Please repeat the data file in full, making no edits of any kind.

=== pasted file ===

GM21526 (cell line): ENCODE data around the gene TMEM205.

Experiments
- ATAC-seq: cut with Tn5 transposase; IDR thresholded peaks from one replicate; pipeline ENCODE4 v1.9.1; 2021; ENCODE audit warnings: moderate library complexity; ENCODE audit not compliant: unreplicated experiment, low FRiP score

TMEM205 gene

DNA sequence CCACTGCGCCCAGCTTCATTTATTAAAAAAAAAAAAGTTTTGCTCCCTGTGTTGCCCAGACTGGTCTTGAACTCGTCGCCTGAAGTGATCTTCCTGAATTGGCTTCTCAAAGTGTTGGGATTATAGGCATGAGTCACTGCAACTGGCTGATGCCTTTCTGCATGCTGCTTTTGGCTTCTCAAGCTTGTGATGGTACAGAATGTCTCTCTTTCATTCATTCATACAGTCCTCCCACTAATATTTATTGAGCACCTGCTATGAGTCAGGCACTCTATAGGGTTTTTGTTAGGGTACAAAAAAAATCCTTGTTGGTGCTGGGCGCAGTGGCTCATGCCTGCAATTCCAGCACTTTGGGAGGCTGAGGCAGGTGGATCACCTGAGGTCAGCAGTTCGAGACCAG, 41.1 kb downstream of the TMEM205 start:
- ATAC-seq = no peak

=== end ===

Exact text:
GM21526 (cell line): ENCODE data around the gene TMEM205.

Experiments
- ATAC-seq: cut with Tn5 transposase; IDR thresholded peaks from one replicate; pipeline ENCODE4 v1.9.1; 2021; ENCODE audit warnings: moderate library complexity; ENCODE audit not compliant: unreplicated experiment, low FRiP score

TMEM205 gene

DNA sequence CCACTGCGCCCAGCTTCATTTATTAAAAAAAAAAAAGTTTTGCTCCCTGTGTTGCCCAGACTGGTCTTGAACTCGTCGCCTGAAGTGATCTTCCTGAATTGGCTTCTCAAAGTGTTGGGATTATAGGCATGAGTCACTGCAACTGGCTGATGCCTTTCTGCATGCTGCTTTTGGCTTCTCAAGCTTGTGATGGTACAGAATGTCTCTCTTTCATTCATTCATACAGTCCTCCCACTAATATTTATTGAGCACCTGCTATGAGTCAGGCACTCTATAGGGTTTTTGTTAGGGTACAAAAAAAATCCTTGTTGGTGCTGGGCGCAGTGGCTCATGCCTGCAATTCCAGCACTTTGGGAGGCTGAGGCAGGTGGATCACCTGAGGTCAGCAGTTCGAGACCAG, 41.1 kb downstream of the TMEM205 start:
- ATAC-seq = no peak